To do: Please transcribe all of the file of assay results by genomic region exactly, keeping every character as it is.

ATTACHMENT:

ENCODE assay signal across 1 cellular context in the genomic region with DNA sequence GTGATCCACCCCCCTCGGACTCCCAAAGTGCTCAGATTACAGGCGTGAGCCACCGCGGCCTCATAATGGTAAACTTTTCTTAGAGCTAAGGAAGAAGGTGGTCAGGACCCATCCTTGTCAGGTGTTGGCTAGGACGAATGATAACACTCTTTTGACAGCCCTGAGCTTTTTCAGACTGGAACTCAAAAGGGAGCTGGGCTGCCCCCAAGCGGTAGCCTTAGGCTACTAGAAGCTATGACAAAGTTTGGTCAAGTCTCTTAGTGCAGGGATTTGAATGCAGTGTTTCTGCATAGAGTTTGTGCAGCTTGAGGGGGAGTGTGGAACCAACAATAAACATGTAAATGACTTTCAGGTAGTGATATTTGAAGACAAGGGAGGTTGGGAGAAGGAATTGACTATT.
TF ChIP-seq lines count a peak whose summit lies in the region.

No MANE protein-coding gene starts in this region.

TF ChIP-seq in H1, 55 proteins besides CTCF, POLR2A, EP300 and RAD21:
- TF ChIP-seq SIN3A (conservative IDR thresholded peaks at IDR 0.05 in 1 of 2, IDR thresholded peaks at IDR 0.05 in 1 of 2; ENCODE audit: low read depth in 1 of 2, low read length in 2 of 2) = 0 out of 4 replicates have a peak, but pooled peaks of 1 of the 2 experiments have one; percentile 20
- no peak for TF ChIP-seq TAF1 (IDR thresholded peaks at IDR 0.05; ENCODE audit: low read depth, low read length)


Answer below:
ENCODE assay signal across 1 cellular context in the genomic region with DNA sequence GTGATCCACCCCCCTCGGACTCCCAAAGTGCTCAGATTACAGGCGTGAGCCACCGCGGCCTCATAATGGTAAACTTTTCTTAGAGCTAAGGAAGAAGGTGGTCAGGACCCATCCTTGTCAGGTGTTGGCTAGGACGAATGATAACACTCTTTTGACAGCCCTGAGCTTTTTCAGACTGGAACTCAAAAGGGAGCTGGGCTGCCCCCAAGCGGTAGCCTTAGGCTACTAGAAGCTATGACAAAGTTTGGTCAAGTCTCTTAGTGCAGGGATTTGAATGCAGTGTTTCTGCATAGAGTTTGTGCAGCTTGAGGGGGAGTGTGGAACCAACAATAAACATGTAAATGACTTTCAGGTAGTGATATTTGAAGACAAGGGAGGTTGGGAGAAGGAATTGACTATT.
TF ChIP-seq lines count a peak whose summit lies in the region.

No MANE protein-coding gene starts in this region.

TF ChIP-seq in H1, 55 proteins besides CTCF, POLR2A, EP300 and RAD21:
- TF ChIP-seq SIN3A (conservative IDR thresholded peaks at IDR 0.05 in 1 of 2, IDR thresholded peaks at IDR 0.05 in 1 of 2; ENCODE audit: low read depth in 1 of 2, low read length in 2 of 2) = 0 out of 4 replicates have a peak, but pooled peaks of 1 of the 2 experiments have one; percentile 20
- no peak for TF ChIP-seq TAF1 (IDR thresholded peaks at IDR 0.05; ENCODE audit: low read depth, low read length)